Home | Blogs | Support / living well with dementia

Support / living well with dementia

idea.nottingham.ac.uk image: Dementia Day to Day blogs banner

Topics: 
communication, men and dementia, research

It’s pretty hard to concentrate on things a long period of time.  

I think when you have dementia, it’s pretty hard to concentrate on things for a long period of time,  especially if you’re just sitting there, listening to people. I suppose it’s OK when we’re moving  round and we’re outside and stuff like that; it doesn’t really kick in then. But it’s if you get a  terrible lapse of concentration. And we discussed this at the SURF group*, because we’re doing  lots of things with medical students and nurses from all the major hospitals.

At the last one, a guy talked for about forty minutes and half of us were sleeping. I had to make my  excuses and go the toilet because I just didn’t know what he was going on about. I’d lost the first  fifteen minutes in the midst of time somewhere. So we agreed to just have short sessions now,  of not more than fifteen minutes. We can all have a piece of paper with one to twenty, and we  can . . . And after the fifteen minutes, we can . . . We can write questions down as we go along  within those fifteen minutes. And then we’ll have a short question and answer time afterwards.  And then we’ll carry on then, you know, possibly on the same subject, or a different theme, or  another subject.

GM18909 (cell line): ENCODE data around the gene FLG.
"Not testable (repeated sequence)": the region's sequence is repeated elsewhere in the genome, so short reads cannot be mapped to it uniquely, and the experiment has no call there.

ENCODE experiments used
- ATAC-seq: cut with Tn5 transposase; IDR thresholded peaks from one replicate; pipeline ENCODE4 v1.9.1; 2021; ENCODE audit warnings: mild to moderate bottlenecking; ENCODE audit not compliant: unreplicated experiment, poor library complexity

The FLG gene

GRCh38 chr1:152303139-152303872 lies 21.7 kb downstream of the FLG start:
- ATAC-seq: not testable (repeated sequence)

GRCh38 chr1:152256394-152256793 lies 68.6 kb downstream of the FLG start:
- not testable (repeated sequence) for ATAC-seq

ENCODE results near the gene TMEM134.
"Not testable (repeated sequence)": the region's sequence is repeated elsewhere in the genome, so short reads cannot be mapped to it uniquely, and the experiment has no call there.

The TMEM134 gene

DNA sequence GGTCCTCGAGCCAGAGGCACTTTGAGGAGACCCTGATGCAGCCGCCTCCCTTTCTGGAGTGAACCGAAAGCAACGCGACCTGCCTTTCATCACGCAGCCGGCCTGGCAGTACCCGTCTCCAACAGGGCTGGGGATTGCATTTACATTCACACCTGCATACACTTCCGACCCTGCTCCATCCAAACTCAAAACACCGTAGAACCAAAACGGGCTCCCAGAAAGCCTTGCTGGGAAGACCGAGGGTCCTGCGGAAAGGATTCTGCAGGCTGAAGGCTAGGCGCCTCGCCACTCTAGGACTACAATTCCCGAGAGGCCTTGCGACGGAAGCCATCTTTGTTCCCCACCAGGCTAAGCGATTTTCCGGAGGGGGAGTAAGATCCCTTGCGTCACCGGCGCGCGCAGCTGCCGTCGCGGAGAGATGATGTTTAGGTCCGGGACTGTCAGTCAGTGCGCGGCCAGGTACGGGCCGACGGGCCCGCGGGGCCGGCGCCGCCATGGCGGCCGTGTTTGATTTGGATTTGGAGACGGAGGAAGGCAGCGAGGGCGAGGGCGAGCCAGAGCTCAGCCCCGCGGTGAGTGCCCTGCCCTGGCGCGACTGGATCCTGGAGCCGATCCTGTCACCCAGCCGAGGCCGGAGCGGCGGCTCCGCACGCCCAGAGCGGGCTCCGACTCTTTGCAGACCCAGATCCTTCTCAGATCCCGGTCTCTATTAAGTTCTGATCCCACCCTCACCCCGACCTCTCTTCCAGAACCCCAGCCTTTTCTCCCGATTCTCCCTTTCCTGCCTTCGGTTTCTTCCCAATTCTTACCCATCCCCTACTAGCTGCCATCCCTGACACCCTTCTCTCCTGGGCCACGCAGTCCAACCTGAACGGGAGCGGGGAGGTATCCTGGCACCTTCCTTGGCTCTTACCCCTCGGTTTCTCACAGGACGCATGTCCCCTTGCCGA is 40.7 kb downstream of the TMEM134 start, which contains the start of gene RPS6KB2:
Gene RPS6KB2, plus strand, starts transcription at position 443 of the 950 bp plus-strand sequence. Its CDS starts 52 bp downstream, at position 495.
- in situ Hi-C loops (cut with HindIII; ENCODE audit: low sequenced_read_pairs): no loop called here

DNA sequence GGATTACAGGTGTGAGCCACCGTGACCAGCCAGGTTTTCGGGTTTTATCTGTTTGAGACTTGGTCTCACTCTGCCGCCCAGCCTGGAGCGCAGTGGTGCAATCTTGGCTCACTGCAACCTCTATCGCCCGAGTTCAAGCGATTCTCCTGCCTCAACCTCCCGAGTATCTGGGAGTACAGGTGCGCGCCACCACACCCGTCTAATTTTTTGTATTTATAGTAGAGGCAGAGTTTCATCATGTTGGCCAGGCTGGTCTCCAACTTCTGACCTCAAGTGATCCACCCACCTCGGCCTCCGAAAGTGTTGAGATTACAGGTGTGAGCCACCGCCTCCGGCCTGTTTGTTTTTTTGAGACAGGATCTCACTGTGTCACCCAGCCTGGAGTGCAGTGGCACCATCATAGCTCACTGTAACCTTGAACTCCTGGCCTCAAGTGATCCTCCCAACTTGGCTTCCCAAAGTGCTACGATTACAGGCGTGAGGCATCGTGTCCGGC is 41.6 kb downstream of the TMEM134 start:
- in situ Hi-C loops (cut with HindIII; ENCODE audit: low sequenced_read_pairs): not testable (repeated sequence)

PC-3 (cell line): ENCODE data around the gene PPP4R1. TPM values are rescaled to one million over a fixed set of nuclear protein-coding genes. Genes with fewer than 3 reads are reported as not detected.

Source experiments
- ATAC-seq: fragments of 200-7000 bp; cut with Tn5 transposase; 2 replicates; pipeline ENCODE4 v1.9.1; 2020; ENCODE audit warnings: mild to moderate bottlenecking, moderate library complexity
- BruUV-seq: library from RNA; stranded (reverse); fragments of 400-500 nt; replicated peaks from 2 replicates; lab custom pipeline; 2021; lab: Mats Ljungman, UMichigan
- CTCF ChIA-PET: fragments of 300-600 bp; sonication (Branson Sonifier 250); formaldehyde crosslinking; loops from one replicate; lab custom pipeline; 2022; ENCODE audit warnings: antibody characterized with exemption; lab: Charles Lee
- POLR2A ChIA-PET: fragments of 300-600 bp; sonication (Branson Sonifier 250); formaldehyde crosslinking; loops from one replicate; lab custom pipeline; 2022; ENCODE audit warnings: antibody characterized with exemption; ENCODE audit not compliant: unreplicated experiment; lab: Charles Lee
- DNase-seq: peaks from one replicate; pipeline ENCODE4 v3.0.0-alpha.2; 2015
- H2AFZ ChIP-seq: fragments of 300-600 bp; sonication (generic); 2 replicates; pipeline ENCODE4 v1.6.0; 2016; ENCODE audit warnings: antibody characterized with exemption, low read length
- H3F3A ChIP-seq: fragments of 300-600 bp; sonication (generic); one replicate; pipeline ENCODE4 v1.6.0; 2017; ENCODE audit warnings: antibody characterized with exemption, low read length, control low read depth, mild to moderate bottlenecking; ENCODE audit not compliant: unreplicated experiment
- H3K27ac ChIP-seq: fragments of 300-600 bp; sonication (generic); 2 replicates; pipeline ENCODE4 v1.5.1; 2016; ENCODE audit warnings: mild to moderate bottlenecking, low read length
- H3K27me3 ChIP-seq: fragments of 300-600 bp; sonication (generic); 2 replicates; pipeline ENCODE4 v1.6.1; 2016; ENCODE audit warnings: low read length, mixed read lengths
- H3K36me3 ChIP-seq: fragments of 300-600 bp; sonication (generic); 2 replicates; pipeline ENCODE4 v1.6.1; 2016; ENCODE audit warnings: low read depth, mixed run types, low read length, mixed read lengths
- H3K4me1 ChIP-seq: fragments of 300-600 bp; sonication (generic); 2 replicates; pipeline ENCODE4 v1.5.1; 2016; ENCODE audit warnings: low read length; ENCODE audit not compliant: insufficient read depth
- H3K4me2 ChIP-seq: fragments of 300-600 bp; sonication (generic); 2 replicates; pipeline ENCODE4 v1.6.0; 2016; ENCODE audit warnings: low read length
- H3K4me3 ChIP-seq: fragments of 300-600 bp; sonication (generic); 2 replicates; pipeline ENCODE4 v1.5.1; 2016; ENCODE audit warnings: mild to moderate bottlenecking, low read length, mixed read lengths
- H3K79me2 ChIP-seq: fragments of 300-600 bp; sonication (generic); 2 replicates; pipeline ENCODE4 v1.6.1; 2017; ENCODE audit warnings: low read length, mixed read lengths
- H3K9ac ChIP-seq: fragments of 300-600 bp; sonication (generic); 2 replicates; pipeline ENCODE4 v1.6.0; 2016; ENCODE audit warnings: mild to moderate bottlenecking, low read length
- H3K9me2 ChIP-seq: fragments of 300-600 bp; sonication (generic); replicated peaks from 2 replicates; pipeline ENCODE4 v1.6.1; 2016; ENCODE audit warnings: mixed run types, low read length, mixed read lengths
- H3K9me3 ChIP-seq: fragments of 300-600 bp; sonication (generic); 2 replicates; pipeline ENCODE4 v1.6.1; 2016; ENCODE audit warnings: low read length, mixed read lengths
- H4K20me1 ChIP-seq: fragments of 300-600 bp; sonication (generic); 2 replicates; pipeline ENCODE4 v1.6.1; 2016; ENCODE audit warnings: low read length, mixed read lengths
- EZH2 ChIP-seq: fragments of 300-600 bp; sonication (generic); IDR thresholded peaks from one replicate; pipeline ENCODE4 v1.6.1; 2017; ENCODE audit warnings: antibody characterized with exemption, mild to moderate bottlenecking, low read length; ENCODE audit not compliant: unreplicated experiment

So we believe that’s the way forward: just short versions helps. And I noticed over  the last few months when I’ve been to conventions, particularly the one in Birmingham. I  couldn’t barely concentrate, and I left that one. I left about ten minutes in. It was just too much  work, I think. We’ll have to try and get the message across to people who are speaking just to  keep it very, very short and sweet, and that it’ll help our memories along that way, to remember,  you know, what’s happened in a short space of time. Hopefully. 

*The SURF group: The Service User Reference Forum is a group of people who represent the views of people living with dementia, carers and families across the city of Liverpool.

An audio version of Paul's blog is available at: https://soundcloud.com/dementia-diaries/paul-4-nottingham-uni  

 

Your comments

You'd be very welcome to leave a comment on this blog post.  You do need to be logged in to leave a comment, if you don't already have a username and password you can register here.

Your comment won't appear straight away as we'll need to check it first: thank you for your patience.

When leaving comments please bear in mind our posting rules.

See more like this

Anne de Gruchy

Dementia Caring with Love. Here, for your perusal, is another set of ‘Tentative Tips’. As I said in Part One, please do take them for what they are – ideas shared in the hope they might prove useful to others as they have proved useful to me and other carers I have talked to.

Claudio Di Lorito

I have recently had the opportunity to visit through an EU-sponsored Short Term Scientific Mission (STSM) a forensic-psychiatric institution in the Lake Garda region of northern Italy.

Tom Dening

TAnDem is short for The Arts aNd DEMentia. It is the joint Doctoral Training Centre (DTC) hosted by the Centre for Dementia, University of Nottingham, and the Association for Dementia Studies, University of Worcester.